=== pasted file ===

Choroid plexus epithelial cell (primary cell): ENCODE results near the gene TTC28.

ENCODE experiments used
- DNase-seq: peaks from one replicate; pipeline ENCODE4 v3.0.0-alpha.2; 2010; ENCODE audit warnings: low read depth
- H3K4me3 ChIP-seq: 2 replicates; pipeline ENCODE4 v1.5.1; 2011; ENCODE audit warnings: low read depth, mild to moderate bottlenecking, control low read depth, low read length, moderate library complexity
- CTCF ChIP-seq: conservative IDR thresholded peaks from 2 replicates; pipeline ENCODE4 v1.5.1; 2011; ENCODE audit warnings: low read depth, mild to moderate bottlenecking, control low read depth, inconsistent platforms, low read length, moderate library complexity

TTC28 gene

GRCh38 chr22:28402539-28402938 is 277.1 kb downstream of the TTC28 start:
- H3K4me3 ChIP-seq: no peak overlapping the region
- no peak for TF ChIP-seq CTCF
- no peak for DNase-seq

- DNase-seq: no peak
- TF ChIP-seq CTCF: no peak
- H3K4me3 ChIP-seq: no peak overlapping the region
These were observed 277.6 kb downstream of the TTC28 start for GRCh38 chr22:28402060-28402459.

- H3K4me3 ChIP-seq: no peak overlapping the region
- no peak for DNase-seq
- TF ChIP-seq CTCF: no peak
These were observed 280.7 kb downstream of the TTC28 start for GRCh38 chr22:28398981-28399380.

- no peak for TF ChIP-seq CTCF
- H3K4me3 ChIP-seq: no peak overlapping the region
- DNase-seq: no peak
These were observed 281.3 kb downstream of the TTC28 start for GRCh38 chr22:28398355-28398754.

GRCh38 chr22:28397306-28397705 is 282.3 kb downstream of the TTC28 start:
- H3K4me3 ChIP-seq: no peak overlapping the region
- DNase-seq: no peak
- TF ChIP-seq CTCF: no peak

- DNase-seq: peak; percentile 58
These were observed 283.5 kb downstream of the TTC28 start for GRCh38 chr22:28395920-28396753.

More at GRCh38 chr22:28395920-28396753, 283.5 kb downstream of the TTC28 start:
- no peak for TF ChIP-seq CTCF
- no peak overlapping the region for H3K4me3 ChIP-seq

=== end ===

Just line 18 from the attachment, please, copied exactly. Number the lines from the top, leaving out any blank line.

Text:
These were observed 280.7 kb downstream of the TTC28 start for GRCh38 chr22:28398981-28399380.